If you’re studying journalism abroad, check out the events the university organises. The City University of London, where I studied, often organised panel discussions with media professionals, which were a good opportunity to meet journalists. It also helps to build your online accounts, but being present offline is important too.
Journalism.co.uk has an editorial team of three, so very shortly after I joined I was also editing my colleagues’ stories. We were each other’s copy editors. But the entire team changed within my first year there, which gave me the terrifying opportunity for promotion.
I became the news editor after about a year in the organisation. That meant I was looking after the editorial calendar and made sure we had stories coming up and activity on all social channels. I also took over the organisation of the newsrewired conference at that time, so it was a steep learning curve.
My job title is digital editor but my responsibilities have varied since I joined. I started with the mission to find and apply for funding for our digital transition process that would enable us to grow our community of members and to offer online options for readers to support us, in addition to subscribing to the print magazine. DoR has always had a strong link to its readers and it was time for a technology upgrade and for strategic thinking to help the community grow.
In 2019, we have been part of the Engaged Journalism Accelerator, Google’s DNI Fund and the Membership Puzzle Project, so I became more of a project manager. I was involved with recruitment, organising a survey of our community and I explored options for tools we could use. Alongside this, I support the editorial team with social media tasks, newsletter production and troubleshooting when needed.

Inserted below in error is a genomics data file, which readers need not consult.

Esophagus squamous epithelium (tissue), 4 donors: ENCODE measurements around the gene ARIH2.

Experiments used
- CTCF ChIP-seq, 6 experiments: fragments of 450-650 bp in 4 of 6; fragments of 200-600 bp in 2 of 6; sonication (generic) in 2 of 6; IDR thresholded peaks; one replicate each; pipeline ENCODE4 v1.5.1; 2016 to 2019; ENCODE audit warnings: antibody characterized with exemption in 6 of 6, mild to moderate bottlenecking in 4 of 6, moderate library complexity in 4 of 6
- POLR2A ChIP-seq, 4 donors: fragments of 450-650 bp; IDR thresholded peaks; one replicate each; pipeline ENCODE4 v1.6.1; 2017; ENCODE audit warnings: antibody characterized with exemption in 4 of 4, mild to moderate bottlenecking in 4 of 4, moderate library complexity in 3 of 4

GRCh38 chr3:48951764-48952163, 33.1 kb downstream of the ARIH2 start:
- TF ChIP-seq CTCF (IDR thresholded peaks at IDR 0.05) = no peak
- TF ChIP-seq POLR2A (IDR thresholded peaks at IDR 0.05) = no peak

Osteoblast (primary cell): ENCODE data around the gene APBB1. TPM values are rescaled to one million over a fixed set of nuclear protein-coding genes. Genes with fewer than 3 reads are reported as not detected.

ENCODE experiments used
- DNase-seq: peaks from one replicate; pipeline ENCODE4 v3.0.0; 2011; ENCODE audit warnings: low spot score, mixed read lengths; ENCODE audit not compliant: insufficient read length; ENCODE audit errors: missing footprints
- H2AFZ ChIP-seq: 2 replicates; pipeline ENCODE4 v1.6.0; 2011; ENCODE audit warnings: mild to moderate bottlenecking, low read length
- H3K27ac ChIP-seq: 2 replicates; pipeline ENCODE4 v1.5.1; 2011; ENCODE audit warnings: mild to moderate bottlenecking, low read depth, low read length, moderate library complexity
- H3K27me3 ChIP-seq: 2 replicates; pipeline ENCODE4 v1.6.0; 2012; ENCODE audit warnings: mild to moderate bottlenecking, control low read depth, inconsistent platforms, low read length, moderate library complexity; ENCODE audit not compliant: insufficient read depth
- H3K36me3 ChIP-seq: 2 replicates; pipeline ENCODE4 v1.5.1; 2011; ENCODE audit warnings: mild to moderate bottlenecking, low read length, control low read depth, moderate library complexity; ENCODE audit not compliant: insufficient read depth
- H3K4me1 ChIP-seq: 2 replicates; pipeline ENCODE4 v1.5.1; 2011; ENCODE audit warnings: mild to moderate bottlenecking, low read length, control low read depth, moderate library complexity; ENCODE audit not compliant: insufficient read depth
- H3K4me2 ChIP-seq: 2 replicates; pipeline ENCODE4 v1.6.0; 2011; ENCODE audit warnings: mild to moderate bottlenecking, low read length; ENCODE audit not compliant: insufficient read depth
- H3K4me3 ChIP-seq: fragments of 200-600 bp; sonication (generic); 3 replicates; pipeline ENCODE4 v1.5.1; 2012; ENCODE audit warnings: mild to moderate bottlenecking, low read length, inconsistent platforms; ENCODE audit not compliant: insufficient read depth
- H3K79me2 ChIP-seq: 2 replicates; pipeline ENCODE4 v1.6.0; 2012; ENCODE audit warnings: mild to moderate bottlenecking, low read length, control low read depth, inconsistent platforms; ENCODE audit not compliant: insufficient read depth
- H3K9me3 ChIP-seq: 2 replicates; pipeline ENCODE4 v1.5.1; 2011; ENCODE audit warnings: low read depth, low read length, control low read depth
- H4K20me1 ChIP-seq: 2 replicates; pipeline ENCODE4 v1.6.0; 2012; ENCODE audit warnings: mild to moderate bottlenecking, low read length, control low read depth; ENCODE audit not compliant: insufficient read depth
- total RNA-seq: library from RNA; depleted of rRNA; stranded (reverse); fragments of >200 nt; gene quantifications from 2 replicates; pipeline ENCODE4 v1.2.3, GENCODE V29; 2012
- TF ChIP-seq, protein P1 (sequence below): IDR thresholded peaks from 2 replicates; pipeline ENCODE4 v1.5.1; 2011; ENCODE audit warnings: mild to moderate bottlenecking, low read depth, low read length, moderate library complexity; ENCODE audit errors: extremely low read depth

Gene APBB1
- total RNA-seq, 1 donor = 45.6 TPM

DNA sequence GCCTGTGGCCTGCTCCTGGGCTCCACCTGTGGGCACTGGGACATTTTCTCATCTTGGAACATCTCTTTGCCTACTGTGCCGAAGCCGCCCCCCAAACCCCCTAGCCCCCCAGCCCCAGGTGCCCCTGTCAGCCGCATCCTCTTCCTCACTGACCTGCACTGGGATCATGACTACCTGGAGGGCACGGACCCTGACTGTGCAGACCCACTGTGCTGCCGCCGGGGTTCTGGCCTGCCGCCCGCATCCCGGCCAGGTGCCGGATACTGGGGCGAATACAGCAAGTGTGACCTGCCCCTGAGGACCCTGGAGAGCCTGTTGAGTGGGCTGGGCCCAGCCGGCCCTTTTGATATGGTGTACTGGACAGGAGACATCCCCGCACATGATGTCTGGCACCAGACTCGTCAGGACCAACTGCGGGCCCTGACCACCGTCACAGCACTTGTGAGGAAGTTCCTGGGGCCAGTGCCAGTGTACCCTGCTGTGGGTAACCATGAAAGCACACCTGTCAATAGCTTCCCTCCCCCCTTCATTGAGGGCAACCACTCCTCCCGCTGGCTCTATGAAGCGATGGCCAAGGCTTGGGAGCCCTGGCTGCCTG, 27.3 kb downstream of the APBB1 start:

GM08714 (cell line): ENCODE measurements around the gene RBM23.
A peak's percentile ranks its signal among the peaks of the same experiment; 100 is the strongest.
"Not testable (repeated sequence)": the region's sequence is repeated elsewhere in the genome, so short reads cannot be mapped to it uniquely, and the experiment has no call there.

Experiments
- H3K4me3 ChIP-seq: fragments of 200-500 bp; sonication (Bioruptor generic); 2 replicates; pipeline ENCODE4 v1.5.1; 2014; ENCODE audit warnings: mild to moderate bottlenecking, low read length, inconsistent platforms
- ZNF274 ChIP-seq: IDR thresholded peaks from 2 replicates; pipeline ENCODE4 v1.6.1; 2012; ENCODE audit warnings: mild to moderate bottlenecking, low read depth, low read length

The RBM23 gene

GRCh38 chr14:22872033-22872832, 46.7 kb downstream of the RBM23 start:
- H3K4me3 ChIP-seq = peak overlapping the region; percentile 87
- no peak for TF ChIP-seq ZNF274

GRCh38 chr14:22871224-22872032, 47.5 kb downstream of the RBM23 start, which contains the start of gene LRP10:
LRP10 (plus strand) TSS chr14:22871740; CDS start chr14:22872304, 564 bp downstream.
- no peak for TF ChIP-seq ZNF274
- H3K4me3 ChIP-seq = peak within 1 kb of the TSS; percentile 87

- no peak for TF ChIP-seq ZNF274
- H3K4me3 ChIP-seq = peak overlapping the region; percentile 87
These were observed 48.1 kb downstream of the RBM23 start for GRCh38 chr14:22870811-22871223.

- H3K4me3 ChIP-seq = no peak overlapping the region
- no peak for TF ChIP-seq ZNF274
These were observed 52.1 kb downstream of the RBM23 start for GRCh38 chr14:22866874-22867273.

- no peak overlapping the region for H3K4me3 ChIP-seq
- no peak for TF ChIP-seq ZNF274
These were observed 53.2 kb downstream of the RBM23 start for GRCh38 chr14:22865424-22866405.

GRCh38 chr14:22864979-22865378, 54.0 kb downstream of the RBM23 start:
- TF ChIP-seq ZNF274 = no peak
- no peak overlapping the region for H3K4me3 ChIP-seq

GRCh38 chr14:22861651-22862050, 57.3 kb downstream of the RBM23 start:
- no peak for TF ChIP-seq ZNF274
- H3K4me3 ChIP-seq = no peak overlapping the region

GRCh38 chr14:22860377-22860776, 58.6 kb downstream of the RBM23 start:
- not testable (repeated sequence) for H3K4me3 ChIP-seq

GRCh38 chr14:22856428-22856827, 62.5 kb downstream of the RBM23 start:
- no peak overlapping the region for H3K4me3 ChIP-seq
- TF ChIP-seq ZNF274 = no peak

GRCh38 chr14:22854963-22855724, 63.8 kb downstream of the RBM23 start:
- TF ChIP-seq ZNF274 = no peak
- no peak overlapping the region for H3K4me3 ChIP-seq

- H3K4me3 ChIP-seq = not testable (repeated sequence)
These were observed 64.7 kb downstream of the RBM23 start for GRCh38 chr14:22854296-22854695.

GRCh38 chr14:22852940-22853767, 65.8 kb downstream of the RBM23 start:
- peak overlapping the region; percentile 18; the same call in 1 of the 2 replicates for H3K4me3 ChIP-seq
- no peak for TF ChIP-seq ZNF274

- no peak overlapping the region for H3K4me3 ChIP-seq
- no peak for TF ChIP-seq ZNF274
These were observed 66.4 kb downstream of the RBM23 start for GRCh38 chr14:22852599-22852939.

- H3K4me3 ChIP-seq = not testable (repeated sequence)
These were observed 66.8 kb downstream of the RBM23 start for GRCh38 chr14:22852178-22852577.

Roles and tasks vary depending on the publication, the structure and the size of the team. In some organisations, digital editors upload content online and manage the website. In others, they focus on more interactive storytelling, or they coordinate reporters and collaborators or deal with budgets.
It really depends on the organisation that you’ll be working in, rather than on the job title. “Digital” is slowly disappearing from job titles as these tasks become more integrated into the workflow of everyone in the newsroom, and not just the expertise of a digital team.
Having an interest in technology and its opportunities for journalism is a given. It’s also important to build your understanding of analytics and how readers interact with stories online, as well as learn project management.
You’ll likely need to work with designers, developers, photographers and other collaborators, so it’s good to have a plan for coordinating teams as well as more traditional editorial skills.
Previous experience, especially for a starting position, could mean expertise you’ve developed working on passion projects, or it could mean student media. Don’t get discouraged if there’s a role you’d like to do and think you’d be good at — definitely apply if you have the skills. The way you built those skills is part of your journalism experience.
Training schemes and fellowships could also be a way to get your foot in the door, and there are more and more paid internships out there. My CV wasn’t built with media internships, because I was a journalism student at the peak of the unpaid internship situation and I had to work a paid job to support myself. But I found more and more short term paid opportunities towards my final months of university.
If you’re interested in community engagement, definitely subscribe to the Gather newsletter.
Columbia Journalism Review is a go-to place for bigger picture media analysis.
Journalism.co.uk and Adam Tinworth’s blog are great resources for case studies and thoughts on digital innovation and strategy.